Friday afternoon I got a promotional email about LILT. I thought, oh another platform to lure translators with some hidden costs for usage or worse, miserable rates. But they did mention the ATA conference, so I clicked to the site, which prominently featured a quote from Jost Zetschke about the app. Now I was curious. I found his blog and then your blog and saw that actually a few leaders in our world had already been talking about LILT. That really got my attention, so I did what I never do — I tried it on the spot.

It worked very well, at least for my purposes. I am actually not the prime candidate for MT. My work mostly involves marketing, journalism, business communications, copy writing, even transcreation. But I’ve come to believe that MT is a powerful technology that gets vilified far too often by (human) translators. CAT tools have made a world of difference in my translations, and I’m pretty convinced MT could too, at least in the long term. For my work, what I like most about MT are really three things: providing existing, accepted translations for established terms, such as business buzz words, institutions, events etc. MT is really great for that and much quicker than standard search. I also like MT as an embedded dictionary or universal term base in my translation environment. I’ll know the word for a verb or a noun, but MT gives me its choice, which sometimes prods my thinking, or simply saves me time in turning to a dictionary. And thirdly, MT is simply great for boosting productivity as a typist. It can cut down on typing radically, similar to an auto suggest function, but without having to add the terms yourself.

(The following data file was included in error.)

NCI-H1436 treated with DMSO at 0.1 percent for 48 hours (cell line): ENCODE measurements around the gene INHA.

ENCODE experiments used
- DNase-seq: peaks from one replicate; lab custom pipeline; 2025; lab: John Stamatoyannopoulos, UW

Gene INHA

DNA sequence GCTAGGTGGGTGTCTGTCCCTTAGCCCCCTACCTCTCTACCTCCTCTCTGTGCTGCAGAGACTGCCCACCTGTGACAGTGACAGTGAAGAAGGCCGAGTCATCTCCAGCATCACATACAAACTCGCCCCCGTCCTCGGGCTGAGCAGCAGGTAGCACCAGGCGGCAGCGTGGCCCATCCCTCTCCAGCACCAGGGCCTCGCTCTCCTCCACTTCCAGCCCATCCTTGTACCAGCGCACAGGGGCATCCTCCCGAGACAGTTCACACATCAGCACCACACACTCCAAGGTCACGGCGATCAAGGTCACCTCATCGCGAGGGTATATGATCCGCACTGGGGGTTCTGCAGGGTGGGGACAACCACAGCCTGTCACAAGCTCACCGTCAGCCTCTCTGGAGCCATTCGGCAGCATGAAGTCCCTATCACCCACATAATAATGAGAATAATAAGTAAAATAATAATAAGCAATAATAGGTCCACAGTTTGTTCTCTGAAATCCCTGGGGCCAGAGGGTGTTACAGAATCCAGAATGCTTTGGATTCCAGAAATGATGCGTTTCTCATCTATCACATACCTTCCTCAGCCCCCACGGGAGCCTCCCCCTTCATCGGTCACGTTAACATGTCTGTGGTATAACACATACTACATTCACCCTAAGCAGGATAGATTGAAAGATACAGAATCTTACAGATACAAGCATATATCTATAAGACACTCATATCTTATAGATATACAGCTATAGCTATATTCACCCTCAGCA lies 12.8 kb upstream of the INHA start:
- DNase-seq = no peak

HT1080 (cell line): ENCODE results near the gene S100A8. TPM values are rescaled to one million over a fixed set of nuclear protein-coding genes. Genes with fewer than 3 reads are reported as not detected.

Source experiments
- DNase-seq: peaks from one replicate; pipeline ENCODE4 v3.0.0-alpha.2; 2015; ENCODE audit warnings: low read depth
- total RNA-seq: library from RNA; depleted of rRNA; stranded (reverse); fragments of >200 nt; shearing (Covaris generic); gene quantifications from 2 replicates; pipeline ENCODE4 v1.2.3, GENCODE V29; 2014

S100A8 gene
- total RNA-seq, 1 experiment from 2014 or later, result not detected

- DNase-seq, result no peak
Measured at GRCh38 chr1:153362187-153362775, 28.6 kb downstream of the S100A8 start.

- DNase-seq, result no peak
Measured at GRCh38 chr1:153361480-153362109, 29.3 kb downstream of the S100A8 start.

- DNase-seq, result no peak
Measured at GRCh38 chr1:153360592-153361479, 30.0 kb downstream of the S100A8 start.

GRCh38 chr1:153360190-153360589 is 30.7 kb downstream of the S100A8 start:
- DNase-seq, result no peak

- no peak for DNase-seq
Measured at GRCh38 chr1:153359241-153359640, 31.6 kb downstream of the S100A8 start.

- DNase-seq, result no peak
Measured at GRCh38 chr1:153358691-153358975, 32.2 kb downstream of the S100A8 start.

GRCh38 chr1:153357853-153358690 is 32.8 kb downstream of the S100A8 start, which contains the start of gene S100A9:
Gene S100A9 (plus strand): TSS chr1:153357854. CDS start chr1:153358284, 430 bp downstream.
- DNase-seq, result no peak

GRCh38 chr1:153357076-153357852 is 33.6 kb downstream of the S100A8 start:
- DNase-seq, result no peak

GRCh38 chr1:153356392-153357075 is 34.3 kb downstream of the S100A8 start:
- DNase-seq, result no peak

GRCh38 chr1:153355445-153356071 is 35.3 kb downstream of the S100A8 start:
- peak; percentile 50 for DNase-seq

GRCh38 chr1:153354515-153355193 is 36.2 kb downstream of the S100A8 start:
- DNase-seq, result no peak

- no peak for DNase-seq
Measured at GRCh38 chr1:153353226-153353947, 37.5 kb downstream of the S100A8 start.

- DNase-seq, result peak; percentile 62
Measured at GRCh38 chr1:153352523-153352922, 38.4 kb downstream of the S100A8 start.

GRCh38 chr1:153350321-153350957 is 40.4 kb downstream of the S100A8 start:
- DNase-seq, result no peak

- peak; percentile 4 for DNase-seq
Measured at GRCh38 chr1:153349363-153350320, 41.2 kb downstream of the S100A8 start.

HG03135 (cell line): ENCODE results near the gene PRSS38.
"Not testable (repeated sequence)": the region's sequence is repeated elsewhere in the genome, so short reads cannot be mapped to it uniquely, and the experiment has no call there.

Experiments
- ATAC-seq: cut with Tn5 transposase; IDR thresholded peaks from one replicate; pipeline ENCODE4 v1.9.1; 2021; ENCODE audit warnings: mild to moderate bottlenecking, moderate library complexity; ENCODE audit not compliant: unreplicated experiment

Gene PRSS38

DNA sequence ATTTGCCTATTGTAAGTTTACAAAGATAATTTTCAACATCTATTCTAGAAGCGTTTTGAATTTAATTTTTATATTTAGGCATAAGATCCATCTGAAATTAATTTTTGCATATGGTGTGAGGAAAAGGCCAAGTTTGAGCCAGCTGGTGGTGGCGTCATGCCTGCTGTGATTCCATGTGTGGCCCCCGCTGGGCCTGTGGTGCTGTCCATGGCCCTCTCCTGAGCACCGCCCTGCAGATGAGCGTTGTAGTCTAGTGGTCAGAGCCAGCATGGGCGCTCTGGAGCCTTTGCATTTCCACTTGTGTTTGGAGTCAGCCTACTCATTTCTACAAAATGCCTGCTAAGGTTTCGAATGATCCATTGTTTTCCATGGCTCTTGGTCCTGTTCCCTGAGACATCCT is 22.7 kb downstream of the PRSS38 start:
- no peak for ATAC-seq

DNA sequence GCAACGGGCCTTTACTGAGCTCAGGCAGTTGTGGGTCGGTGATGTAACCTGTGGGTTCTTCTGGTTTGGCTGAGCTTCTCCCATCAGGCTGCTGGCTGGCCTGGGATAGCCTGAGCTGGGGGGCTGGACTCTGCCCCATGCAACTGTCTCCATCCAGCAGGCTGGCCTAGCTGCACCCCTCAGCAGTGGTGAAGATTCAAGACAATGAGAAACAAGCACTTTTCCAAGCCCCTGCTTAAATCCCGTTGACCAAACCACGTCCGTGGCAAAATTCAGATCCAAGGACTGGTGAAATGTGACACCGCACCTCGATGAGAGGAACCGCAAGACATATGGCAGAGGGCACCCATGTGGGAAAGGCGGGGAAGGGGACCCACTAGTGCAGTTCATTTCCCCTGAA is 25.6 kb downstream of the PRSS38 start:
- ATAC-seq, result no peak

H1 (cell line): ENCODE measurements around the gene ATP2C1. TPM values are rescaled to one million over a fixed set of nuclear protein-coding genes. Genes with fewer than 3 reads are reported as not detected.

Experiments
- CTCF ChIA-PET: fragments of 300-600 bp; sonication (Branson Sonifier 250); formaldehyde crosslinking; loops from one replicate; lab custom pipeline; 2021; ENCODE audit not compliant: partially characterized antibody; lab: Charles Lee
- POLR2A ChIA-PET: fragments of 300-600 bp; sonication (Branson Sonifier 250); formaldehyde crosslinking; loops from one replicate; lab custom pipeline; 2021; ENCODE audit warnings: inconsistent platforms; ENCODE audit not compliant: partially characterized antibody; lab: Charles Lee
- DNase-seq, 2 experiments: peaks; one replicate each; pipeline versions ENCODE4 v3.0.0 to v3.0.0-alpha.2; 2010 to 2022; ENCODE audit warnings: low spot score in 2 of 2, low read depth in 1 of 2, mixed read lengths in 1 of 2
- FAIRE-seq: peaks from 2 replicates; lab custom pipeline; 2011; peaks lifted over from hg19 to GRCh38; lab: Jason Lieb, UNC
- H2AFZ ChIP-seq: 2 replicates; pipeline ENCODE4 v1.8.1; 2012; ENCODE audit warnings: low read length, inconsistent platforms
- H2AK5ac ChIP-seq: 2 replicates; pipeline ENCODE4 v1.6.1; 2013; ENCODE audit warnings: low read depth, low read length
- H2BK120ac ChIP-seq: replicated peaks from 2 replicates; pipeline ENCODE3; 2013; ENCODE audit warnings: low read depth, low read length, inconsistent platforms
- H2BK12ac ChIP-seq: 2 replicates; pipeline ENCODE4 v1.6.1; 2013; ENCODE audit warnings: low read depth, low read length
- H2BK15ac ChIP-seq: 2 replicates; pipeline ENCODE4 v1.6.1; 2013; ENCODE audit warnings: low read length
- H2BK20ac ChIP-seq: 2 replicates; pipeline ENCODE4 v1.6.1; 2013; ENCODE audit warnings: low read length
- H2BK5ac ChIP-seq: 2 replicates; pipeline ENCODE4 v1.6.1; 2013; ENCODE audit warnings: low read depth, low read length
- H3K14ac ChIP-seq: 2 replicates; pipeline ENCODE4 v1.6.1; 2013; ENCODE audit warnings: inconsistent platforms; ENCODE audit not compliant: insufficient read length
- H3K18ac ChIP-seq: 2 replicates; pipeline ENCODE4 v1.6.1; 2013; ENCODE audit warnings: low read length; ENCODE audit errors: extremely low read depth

LILT did all these things. It grabbed the name of the trade show in the article I used as a sample. The event organizers use the French event name in English copy, too. So it is not translated and LILT got that right! That impressed me as I chose that particular text to trick it. And of course, it easily fulfilled criteria two and three, the embedded dictionary and an auto suggest typist. Plus, LILT also seemed to learn my preferences as I worked through the document, writing out percent rather than its initial use of the percentage sign, and an alternative noun choice after I didn’t use its initial suggestion for a word that repeated in the document.

I don’t know if I’d necessarily switch to LILT. I’m a big Trados fan and very comfortable with that environment. But for MT, this sounds like a move in the right direction. I’m not at all well versed on the privacy issue. While LILT, unlike Google or others?, is not putting our texts out there on the world wide web, it is still a third party, which is no-fly territory in most NDAs. But it sounds as if this is a move in the right direction, taking privacy very seriously, not sharing data outside of LILT, and doing all the hard work of leveraging the power of MT for independent translators.

Ultimately, I look for tools that free up my creativity. It takes a lot of time to make a text accurate yet read like natural, idiomatic English. For me, this is best done in multiple rewrites. I think MT, if properly configured, can really help in the draft stage of a translation and give me more time for the hard work of creating elegant, readable translations. Here’s hoping for continued progress in MT and that LILT is at least a partial answer to the industry’s concerns about privacy.

Judy Jenner and Dagmar Jenner on February 2, 2016 at 12:39 PM said...